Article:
Olive oil is often considered the queen of oils. Touted for its taste, aroma and health benefits, it is not only used in cooking, but in personal care, home improvement, natural remedies and more. So where does this wonderful substance come from?

 

With references dating back to ancient mythology, the exact story of the olive tree is unknown. The wild tree is native to the Mediterranean basin, and its fruit has been collected by numerous people and civilizations for centuries. Some believe that the first cultivation of olive trees took place on the island of Crete. Others argue that the formal cultivation happened on the coasts of modern day Syria and Palestine. While we may never know the true story, the use of olive oil became widespread in food preparation, religious rituals, medicines, fuel, skin care and soap making of many Mediterranean civilizations.

 

By the 16th century, the use and importance of olive oil was so great that Solon, the great Athenian statesman, issued a decree that not only regulated the planting of olive trees, but also made the destruction of the olive tree a crime punishable by death. Further evidence of the olive’s importance comes from its English name. “Olive” is derived from the Greek “elaion” (olive tree), which is most likely borrowed from the Semitic Phoenician “el’yon,” a word meaning “superior.”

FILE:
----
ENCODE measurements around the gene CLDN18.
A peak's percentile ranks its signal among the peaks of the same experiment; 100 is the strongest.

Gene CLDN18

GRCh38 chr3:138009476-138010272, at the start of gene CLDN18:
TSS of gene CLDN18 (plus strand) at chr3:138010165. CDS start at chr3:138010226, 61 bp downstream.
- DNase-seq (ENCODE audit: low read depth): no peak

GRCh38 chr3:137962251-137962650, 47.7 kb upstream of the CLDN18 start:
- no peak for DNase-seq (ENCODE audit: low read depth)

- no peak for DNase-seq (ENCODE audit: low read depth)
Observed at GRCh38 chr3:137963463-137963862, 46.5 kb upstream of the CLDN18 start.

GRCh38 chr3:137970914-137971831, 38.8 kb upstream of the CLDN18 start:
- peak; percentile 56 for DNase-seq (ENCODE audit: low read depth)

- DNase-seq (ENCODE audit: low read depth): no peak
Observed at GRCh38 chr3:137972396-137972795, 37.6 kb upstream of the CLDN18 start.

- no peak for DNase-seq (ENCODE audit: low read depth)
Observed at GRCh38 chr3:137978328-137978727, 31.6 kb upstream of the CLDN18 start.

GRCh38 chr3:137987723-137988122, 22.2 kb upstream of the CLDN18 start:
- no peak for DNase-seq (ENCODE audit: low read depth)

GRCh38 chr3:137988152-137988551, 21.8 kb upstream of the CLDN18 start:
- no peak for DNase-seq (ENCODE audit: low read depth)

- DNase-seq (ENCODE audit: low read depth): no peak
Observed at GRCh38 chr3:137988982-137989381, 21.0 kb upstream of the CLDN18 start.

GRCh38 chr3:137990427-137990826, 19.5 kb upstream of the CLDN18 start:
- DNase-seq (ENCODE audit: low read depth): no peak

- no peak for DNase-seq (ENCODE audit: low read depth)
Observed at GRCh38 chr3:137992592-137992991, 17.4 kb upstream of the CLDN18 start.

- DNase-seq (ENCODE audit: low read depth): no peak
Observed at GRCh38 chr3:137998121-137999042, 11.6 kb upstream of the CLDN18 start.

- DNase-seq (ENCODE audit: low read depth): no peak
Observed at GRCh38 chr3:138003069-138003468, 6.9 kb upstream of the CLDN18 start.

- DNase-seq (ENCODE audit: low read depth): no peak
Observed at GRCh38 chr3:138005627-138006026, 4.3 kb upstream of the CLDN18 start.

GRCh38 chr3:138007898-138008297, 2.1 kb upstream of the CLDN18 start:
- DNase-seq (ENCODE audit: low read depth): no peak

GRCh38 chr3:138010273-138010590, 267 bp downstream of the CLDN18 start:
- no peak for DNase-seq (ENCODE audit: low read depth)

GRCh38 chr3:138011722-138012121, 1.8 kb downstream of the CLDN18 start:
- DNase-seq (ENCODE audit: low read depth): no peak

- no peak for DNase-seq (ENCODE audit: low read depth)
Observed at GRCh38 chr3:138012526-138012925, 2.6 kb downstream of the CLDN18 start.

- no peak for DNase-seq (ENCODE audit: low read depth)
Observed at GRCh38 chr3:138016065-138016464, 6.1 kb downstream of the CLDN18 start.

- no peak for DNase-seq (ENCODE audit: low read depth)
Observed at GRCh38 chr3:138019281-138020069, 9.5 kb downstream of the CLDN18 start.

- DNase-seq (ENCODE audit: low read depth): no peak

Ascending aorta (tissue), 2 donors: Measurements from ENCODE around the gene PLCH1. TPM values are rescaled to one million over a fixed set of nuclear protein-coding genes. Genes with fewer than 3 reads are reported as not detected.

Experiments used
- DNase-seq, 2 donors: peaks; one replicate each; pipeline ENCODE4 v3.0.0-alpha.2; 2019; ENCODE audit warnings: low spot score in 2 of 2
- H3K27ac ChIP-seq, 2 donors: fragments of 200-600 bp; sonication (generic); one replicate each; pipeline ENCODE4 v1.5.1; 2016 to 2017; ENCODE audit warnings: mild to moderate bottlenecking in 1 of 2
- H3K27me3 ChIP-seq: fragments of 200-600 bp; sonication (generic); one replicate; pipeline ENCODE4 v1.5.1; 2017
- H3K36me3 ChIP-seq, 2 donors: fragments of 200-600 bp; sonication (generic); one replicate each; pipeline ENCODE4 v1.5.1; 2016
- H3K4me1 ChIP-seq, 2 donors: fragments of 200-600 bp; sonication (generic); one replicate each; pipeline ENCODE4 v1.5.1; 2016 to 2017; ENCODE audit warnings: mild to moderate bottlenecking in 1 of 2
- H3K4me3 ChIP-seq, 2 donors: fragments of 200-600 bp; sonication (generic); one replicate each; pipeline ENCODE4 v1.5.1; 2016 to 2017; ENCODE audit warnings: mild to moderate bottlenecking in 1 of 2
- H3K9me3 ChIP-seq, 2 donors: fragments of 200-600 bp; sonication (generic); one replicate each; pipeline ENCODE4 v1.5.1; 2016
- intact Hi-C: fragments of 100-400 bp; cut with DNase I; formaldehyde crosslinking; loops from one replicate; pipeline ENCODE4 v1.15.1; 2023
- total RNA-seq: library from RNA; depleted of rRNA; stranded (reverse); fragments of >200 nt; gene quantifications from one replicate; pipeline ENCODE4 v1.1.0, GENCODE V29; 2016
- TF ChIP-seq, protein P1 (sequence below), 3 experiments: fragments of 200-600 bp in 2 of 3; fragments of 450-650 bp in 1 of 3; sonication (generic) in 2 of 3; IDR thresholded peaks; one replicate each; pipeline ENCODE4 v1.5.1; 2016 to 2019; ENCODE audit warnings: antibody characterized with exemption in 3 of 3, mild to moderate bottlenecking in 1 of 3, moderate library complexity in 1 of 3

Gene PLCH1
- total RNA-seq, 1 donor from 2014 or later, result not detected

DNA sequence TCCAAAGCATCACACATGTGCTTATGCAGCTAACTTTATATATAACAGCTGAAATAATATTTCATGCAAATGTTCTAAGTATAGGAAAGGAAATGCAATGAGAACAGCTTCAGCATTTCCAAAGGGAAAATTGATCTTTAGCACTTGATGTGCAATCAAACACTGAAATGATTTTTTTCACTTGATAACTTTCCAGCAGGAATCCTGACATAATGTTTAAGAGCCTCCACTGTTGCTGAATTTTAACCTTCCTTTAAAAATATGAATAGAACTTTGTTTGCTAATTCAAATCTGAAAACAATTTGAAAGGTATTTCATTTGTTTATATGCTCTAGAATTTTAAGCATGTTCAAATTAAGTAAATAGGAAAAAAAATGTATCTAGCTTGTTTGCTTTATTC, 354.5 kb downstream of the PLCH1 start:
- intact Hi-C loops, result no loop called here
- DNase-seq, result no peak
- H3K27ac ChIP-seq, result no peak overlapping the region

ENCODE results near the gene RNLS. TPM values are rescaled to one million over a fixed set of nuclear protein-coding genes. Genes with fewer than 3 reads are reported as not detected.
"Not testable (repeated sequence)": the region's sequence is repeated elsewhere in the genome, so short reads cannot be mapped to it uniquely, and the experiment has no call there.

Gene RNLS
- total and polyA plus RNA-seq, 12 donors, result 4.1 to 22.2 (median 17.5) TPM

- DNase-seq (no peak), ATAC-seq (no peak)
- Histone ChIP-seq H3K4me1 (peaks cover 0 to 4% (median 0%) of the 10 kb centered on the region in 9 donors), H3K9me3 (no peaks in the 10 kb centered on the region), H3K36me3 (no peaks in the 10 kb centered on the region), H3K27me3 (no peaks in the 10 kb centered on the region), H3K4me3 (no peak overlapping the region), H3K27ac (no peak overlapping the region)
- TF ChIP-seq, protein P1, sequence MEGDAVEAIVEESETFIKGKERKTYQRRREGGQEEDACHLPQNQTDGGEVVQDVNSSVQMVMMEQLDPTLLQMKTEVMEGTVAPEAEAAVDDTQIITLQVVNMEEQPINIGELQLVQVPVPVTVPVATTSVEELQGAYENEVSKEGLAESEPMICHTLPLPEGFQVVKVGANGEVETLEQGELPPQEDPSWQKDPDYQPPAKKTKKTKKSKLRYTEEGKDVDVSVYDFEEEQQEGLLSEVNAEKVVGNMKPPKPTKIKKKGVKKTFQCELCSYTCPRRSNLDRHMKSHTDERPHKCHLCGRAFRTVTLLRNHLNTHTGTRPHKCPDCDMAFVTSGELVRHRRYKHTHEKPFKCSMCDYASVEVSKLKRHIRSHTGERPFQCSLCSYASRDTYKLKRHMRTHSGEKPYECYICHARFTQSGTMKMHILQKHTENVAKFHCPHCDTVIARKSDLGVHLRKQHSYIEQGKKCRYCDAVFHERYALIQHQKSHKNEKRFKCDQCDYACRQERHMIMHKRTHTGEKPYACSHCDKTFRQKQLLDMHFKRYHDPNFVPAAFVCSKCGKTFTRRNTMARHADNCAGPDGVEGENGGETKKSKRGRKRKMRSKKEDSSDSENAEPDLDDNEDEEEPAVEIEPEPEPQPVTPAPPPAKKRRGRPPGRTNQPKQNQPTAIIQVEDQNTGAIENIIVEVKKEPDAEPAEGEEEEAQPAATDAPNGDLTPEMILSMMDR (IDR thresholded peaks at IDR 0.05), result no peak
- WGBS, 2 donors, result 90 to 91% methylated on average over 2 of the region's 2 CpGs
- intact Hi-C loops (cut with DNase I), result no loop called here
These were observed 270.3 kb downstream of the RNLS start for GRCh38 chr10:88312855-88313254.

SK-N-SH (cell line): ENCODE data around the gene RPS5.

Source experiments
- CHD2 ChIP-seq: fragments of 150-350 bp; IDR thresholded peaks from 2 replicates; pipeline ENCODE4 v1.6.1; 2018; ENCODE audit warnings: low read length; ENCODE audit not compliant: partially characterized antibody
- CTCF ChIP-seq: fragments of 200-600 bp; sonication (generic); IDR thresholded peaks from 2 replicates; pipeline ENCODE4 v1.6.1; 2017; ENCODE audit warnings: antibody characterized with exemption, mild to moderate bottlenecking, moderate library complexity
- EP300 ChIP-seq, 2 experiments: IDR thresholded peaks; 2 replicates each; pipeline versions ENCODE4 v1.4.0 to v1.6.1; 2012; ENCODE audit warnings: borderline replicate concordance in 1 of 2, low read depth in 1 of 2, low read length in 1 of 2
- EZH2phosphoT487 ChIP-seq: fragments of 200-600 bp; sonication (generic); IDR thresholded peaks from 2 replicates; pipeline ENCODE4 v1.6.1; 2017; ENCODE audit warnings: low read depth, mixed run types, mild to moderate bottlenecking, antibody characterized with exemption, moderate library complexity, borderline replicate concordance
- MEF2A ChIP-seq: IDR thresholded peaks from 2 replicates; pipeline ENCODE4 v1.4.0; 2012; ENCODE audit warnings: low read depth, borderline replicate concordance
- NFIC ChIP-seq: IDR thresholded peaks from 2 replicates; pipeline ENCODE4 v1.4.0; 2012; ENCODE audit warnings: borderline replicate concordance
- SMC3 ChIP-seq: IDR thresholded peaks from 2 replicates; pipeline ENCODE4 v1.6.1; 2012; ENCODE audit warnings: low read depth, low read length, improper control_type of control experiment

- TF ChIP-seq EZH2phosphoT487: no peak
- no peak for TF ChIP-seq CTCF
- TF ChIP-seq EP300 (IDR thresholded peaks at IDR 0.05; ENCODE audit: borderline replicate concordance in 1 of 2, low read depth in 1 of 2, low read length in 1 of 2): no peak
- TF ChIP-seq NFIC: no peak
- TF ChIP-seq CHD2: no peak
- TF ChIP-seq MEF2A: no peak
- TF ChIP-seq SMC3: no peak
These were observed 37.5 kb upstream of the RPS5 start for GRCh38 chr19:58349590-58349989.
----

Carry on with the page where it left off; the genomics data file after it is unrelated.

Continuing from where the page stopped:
As the trees were domesticated, the cultivation of olive trees began to spread, eventually appearing in Anatolia, Egypt, Tunis, Tripoli, Sicily and Southern Italy. Modern technology has allowed the tree to spread even further, into such diverse places as China, the United States, Australia, and Argentina. These trees, with their elongated leaves and fleshy, oil-rich fruit are a far cry from their original, wild and bushy ancestors.

 

As olive oil has played an increasingly significant role in the economy, commerce, and culture of many civilizations, the cultivation of the trees, the oil production process and the standards for the different variety of oils have received strict attention. Today, while the oil is made all over the world, Spain, Italy and Greece are the world’s three larges producers of olive oil, creating more than 75% of the world’s production.